By 2030, the proportion is expected to increase to about 28.5% and 31 percent in 2050. A third of Canadians population would thus be made of aged people.According to the United Nation- backed study, the Canadian society is dealing well with its senior population. Canada was placed fifth by Globe Age Watch Index. Canada came fifth after Germany, Netherlands, Norway, and Sweden. The United States came eight. The index drew its data from the World Health organization, World Bank, UN Population Fund, and several other international organizations. It looked at four features of old-aged quality life, which are health status, income security, education, employment, and the perceptions of older people of social connectedness. Canada scored highly on health status. She was ranked second to Switzerland. However, she lagged behind in income security and was placed 26th.4 % old-age poverty rate caused Canada to drop to the position. About a quarter of people in Canadians aged over 65, live without pensions.According to Karpinska (2013), labor force in Canada is complex as several factors affect it. However, the key important factor is the aging population, which is influencing the labor force. People aged 55 and over rose rapidly in the last few years. Demographic projections by Statistics Canada postulated that aging of labor providers would increase steadily as the baby boom group age.According to Haerens (2014), Canadian labor force is expected to grow to 20.5 and 22.5 persons by 2031. The increase would be a rise from 18.5 million persons in 2010. The share of the labor force among people aged 15 years and above is projected to decrease in the coming years. The overall involvement would reduce from 67.0 percent in 2010 to between 59.7 percent and 62.6 percent in 2031. A person in a group of four laborers is expected to have 55 years and above by 2021. The percentage was 16.9 percent in 2010.Different governments define an older worker differently. Canada defines an older worker as a working person above 45 years of age according to Solin (2009). According to Brownell and Kelly (2013), older workers are from baby boomers generation. Employees are usually discriminated based on their ages. For most people, older workers lack physical strength, are less productive, are slow learners, are forgetful, afraid of technology, and are less motivated. Again, they are viewed as people who fear retraining or reeducation and as people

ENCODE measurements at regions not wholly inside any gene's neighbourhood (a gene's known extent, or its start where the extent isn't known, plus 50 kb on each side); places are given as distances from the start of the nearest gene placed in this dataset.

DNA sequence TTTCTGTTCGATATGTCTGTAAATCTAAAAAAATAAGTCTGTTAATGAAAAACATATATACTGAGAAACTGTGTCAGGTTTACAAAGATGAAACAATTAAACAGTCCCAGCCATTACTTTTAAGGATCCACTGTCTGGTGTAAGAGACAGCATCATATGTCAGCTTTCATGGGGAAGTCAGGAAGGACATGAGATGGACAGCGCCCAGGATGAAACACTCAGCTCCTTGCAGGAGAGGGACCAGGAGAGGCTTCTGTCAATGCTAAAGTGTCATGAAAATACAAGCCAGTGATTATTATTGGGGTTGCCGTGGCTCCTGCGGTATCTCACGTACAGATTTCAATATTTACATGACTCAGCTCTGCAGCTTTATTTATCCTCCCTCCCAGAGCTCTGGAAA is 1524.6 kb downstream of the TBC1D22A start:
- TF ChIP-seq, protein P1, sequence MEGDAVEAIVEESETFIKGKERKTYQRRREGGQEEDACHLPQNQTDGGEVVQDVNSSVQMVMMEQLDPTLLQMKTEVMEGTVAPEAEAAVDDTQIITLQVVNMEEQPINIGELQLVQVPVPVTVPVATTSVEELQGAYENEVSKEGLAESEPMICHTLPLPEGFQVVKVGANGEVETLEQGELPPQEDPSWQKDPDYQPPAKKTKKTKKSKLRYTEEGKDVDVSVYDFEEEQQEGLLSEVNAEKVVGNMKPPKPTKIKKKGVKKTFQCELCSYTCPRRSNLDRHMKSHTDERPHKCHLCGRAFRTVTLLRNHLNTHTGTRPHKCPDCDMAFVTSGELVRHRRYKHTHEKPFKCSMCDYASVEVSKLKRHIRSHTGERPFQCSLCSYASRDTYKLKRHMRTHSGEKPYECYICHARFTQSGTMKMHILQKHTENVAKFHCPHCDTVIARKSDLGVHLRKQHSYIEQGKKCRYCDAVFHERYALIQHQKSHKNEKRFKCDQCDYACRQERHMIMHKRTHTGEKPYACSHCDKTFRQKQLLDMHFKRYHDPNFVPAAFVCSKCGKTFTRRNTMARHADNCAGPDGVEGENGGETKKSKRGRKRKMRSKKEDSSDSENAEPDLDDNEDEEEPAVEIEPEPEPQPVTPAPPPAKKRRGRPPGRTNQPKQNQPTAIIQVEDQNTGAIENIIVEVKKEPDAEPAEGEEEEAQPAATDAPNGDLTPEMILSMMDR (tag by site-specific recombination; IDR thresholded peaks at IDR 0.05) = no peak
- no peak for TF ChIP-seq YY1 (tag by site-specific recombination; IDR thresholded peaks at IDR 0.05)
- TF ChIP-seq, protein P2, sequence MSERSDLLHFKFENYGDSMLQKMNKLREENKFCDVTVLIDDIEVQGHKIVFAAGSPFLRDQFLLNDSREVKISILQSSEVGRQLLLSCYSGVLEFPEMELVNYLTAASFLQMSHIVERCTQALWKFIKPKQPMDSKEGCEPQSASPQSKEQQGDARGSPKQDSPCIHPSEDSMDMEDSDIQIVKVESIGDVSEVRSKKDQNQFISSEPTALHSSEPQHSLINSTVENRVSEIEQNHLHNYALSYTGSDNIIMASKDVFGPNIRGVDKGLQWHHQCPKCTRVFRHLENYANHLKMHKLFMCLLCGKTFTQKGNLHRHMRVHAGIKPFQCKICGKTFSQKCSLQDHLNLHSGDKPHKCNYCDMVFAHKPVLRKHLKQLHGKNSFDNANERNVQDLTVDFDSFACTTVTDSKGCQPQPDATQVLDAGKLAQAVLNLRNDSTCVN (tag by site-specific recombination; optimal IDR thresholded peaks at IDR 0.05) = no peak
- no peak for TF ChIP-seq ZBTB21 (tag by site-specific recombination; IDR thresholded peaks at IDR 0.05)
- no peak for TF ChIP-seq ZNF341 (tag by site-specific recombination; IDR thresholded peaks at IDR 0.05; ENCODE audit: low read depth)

Brownell, P. J., & Kelly, J. J. (2013). Ageism and mistreatment of older workers: Current reality, future solutions. Dordrecht: Springer.
Berberoglu, B. (2005). An introduction to classical and contemporary social theory: A critical perspective. Lanham: Rowman & Littlefield.
Best, S. (2003). A beginners guide to social theory. London: SAGE.
Conen, W. (2013). Older workers: The view of Dutch employers in a European perspective.
Canada. (2012). Economic and fiscal implications of Canadas aging population. Ottawa: Dept. of Finance Canada.
Dant, T. (2013). Knowledge, Ideology & Discourse: A Sociological Perspective. Hoboken: Taylor and Francis.
Henslin, J. M. (2005). Sociology: A down-to-earth approach. Boston: Pearson/A and B
Haerens, M. (2014). The aging population. Detroit: Greenhaven Press, A part of Gale, Cengage Learning.
Karpinska, K. (2013). Prolonged employment of older workers: Determinants of managers decisions regarding hiring, retention and training. Amsterdam: Amsterdam University Press.
Ritzer, G. (2005). Encyclopedia of social theory. Thousand Oaks, CA: Sage Publications.
Swarts, K. (2009). The aging population. Detroit, MI: Greenhaven Press.
Solin, D. R. (2009). The smartest retirement book youll ever read. New York: Penguin Group.
Please type your essay title, choose your document type, enter your email and we send you essay samples